“I used to be very frustrated. But the blog keeps my blood pressure down.” Joseph Romm, quoted in Time Magazineâ€™s articleÂ naming him as one of their Heroes of the Environment 2009. His blog Climate Progress doesnâ€™t read like a blood pressure-lowering exercise. Every day brings several fresh and vigorous posts cheering on those working to tackle climate change, demolishing the naysayers and delayers, drawing attention to developments in clean energy, focusing on significant developments in the science, chiding lazy journalism.Â
On the matter of careless journalism the writer of the Time article, Bryan Walsh, ruefully admits to having himself occasionally been taken to task by Romm, most recently for relying on analysis from The Breakthrough Institute regarded by Romm as a disguised contrarian organisation. Walsh notes that heâ€™s at least in good company: writers from the New York Times, the Washington Post and the Wall Street Journal have all been the subject of Romm posts. However he goes on to say generously that more often than not Romm’s right.
Actually Walsh had relatively gentle treatment.Â Romm has recently not hesitated to fireÂ warning shots at Andy Revkin of the New York Times, who is normally seen as an example of responsible journalism in relation to climate science.Â A week or so ago he started a post with these words:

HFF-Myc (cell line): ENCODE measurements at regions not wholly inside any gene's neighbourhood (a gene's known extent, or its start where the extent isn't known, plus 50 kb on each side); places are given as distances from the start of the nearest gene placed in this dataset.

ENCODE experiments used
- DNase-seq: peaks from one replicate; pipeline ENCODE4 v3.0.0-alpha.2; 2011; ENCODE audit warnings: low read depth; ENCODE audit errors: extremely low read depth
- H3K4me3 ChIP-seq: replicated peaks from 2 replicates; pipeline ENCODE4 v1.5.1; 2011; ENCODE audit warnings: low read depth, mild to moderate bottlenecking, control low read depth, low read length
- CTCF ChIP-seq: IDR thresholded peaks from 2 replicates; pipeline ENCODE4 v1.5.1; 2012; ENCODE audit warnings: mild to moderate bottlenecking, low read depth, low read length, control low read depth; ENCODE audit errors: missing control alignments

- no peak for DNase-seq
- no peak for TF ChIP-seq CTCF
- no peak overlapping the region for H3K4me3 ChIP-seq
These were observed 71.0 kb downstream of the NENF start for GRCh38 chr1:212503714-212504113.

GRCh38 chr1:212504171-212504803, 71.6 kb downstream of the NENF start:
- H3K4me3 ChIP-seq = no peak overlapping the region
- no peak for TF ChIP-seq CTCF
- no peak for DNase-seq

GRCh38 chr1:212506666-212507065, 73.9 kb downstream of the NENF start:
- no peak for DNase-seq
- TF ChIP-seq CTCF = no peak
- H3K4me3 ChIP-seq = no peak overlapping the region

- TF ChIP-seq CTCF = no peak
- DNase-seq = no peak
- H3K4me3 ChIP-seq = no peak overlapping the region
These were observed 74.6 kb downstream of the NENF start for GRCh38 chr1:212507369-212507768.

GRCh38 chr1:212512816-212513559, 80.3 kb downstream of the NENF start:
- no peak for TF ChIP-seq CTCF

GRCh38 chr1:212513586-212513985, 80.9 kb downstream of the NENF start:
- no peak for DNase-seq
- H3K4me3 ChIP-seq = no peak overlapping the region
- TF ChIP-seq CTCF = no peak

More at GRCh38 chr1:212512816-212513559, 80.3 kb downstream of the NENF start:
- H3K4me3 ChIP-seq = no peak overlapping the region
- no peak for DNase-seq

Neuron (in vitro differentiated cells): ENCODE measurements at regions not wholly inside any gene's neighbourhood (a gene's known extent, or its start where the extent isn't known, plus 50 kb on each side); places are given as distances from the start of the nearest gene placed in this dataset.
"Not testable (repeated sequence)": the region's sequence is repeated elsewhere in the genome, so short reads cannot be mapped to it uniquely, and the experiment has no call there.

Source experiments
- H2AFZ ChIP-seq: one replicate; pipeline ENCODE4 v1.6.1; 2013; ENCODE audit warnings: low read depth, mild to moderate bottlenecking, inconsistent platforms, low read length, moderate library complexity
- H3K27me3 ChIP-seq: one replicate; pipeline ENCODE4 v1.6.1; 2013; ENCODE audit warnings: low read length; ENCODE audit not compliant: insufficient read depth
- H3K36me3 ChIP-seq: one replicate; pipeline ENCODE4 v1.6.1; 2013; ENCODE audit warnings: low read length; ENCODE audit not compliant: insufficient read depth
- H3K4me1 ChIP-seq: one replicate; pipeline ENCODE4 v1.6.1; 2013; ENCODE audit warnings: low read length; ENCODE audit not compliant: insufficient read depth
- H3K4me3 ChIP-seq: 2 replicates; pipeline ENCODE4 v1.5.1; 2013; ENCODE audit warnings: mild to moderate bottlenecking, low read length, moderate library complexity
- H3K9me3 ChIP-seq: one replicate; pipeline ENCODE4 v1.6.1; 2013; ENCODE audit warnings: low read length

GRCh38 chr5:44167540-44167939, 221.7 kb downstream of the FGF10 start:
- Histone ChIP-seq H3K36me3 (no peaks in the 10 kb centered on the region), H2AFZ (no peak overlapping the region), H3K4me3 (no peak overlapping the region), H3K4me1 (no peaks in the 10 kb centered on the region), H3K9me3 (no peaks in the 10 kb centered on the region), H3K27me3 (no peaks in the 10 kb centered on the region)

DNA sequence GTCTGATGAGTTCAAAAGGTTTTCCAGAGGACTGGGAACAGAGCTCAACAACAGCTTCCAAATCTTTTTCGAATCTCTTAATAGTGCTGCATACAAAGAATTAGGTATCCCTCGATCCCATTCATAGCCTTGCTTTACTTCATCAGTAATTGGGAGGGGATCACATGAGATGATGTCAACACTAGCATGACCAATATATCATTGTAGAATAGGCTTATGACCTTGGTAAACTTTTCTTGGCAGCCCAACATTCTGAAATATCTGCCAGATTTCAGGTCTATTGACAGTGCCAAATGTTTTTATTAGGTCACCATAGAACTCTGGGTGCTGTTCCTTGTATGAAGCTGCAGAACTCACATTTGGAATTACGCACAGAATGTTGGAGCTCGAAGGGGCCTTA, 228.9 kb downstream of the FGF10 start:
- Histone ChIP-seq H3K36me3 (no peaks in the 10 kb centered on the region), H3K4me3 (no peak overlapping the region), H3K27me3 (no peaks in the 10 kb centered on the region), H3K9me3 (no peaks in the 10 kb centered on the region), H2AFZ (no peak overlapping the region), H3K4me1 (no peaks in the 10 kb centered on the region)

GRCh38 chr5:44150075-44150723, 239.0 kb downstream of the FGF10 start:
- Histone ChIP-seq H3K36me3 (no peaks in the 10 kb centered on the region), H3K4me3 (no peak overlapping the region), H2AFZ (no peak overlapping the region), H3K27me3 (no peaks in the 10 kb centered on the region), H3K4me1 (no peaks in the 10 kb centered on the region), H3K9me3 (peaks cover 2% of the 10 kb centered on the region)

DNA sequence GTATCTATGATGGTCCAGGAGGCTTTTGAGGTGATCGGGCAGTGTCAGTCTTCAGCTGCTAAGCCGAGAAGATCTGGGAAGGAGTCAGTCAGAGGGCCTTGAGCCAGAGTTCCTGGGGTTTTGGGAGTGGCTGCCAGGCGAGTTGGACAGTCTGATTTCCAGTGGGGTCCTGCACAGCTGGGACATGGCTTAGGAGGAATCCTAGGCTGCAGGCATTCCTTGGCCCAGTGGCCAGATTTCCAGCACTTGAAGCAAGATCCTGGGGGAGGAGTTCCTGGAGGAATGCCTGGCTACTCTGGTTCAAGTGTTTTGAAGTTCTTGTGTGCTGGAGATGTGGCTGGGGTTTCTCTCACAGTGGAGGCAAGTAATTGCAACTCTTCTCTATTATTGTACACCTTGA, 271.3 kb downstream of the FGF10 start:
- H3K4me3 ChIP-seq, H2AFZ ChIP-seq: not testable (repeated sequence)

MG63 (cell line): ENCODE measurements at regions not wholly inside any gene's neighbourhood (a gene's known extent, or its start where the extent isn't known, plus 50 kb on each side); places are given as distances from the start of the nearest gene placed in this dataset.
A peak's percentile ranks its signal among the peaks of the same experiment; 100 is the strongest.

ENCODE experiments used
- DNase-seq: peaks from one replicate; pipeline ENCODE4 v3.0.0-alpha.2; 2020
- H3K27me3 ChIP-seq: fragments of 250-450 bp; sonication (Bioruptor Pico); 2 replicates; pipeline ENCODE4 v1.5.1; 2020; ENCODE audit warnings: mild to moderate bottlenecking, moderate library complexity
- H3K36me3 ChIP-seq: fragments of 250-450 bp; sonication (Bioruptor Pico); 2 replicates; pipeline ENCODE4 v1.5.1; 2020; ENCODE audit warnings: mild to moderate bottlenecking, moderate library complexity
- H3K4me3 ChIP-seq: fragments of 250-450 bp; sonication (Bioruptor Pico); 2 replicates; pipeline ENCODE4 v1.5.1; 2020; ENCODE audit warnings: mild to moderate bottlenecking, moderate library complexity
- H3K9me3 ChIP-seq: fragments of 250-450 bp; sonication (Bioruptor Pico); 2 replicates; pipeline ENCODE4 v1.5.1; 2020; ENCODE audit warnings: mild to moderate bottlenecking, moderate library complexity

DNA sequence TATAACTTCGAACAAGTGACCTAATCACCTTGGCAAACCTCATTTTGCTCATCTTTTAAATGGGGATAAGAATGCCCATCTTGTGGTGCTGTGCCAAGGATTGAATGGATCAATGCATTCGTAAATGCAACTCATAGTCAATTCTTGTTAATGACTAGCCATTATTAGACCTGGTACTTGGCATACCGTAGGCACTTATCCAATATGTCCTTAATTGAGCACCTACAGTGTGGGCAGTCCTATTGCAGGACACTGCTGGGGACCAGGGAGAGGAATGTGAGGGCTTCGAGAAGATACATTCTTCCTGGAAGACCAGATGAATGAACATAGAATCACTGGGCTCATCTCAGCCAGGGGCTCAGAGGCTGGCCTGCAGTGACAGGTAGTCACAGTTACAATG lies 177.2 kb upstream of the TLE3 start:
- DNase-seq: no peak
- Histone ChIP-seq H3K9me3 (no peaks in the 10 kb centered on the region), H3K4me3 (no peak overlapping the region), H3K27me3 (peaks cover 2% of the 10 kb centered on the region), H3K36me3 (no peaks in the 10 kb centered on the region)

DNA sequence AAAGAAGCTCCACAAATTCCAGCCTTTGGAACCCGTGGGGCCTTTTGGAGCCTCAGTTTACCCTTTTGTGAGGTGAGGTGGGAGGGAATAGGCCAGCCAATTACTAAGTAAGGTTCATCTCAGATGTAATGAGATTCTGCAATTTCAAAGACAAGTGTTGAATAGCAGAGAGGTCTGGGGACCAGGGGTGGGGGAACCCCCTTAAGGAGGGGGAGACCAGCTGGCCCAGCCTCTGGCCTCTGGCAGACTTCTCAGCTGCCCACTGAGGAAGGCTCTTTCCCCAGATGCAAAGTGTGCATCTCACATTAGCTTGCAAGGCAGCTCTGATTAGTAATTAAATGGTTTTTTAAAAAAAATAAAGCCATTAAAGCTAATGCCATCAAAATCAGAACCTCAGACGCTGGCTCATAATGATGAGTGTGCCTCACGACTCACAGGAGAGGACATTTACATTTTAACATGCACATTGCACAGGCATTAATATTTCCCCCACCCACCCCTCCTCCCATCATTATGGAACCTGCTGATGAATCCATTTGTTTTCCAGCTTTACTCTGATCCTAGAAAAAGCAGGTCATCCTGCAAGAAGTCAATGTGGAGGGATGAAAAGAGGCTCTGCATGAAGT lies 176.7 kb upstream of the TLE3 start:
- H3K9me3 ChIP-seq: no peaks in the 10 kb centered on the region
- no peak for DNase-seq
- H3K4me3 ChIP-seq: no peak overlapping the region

The top climate reporter for the NYT has published what is arguably the worst article of his career, replete with statements that simply are scientifically inaccurate or misleading beyond belief.
Â Accusing Revkin of pushing the global cooling myth (again!) and repeating outright misinformation he explains in a long statement where Revkin has gone wrong and says he should retract the entire piece which he describes as unsalvageably bad, and a great disservice to his readers and the nation.
Back in April columnist George Will of the Washington Post, who peddles the denialist bric-a-brac, earned the paper a full broadside:
In a move that calls into question the journalistic integrity of the entire Washington Post editorial staff â€” especially editorial page editor, Fred Hiatt, who should be fired â€” the newspaper has published a third disinformation-pushing op-ed by George Will â€œClimate Changeâ€™s Dim Bulbs.â€
â€¦Does the Washington Post editorial staff care that Will is playing them for fools? Does the Post have any idea whatsoever how amateurish this makes them look, like some high school newspaper?
Not that Romm spends undue time on the deniers and delayers. It is when they appear to gain traction in the media that he descends on them. Iâ€™ve used these extracts only as examples of his forthrightness and alertness. Most of his posts are illuminating explorations and interpretations of what is happening in climate science, in green technology, and importantly in the politics of climate change in the US.
Hot Topic carried a review of his book Hell and High Water a few months ago. The urgency of the book continues in his full time website. Romm lives with the knowledge that hell and high water await us if we donâ€™t change direction. Â He is convinced that todayâ€™s green technology can save us if we allow it. Â He uses his blog eagerly to share these messages with a now wide readership. Â Heâ€™s beenÂ fittingly chosen as one of Timeâ€™s heroes of the environment.
I can understand that writing helps keep his blood pressure down. Anyone who takes on board the full reality of climate change is likely to want to shout warnings to the still largely unheeding population and draw attention to the path to safety. Which is certainly what Joseph Rommâ€™s blog enables him to do with energy and resolve.